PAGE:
XY = [2, 2)
and
inf(XY) = inf X  sup Y
need justification. They are, basically, the two "meaty" parts of the question, and in both cases you've just said "this is true" without any justification.
[If you've had a proof that inf(XY) = inf X  sup Y, then that's fine, you don't need to prove it in an exercise (but you probably would need to reproduce the proof if this was an exam question).]
Thanks 
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 14022017 21:02
(Original post by DFranklin)
There's nothing wrong in what you wrote, but I would say the two statements:
XY = [2, 2)
and
inf(XY) = inf X  sup Y
need justification. They are, basically, the two "meaty" parts of the question, and in both cases you've just said "this is true" without any justification.
[If you've had a proof that inf(XY) = inf X  sup Y, then that's fine, you don't need to prove it in an exercise (but you probably would need to reproduce the proof if this was an exam question).] 
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 14022017 23:33
(Original post by alexgreyx)
hey sir can I just ask you  how would you justify how inf(XY) is an element etc. I asked my teacher about if how I was saying it like in terms of bounded, he said to express it by interval notation i.e. [2,2) = 2<= xy < 2 hence 2 is an element and 2 is not. What would you say is better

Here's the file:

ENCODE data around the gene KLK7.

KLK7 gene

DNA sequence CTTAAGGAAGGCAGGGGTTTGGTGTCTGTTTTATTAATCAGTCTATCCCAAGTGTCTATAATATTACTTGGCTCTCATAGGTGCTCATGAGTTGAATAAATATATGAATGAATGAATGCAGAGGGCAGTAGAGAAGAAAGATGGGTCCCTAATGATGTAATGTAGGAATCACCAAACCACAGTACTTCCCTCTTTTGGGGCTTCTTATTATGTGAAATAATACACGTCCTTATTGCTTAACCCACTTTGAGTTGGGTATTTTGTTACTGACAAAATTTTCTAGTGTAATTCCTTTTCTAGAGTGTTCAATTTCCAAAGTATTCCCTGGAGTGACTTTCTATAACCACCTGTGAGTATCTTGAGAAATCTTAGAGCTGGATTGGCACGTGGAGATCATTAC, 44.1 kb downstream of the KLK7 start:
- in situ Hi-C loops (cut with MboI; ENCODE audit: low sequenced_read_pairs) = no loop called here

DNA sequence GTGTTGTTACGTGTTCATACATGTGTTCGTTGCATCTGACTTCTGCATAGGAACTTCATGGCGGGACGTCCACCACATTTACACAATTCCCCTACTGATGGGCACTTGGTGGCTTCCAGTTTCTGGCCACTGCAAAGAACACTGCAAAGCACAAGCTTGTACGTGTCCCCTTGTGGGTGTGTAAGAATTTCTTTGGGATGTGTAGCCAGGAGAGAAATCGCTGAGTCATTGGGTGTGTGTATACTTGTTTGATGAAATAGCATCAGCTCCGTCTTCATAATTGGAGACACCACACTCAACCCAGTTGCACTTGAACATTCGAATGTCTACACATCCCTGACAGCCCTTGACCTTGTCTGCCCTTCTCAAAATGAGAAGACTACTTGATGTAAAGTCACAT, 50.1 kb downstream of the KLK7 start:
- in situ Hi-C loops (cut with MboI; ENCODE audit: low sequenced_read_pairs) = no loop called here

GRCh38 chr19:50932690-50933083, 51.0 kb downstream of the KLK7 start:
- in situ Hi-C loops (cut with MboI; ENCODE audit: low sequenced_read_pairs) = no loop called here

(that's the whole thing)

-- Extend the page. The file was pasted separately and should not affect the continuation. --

x=1 and y = 3 does the job and you know that both those values are in their respective sets.Last edited by Zacken; 14022017 at 23:35. 
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 15022017 14:18
(Original post by Zacken)
Do you mean you want to show that 2 is indeed an element of XY? If so, you just need to exhibit a value of and such that (then xy = 2 by the definition of )
x=1 and y = 3 does the job and you know that both those values are in their respective sets. 
DFranklin
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 15022017 14:30
(Original post by alexgreyx)
Yes you are correct, I have my full solution althought I didn't define the proof that you stated.
It's perhaps worth emphasiing that with questions like these, there are very few marks for getting the right answers  the marks are for proving they are right. 
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 15022017 17:08
(Original post by DFranklin)
I just feel I should make it clear that by not actually providing detail on the two points I've raised, in my opinion you'd lose almost all the marks for this question if it was actually in an exam. It's not "oh, you've missed a couple of details", it's "there are two key things I expect to see shown in a solution, and you haven't done either of them".
It's perhaps worth emphasiing that with questions like these, there are very few marks for getting the right answers  the marks are for proving they are right.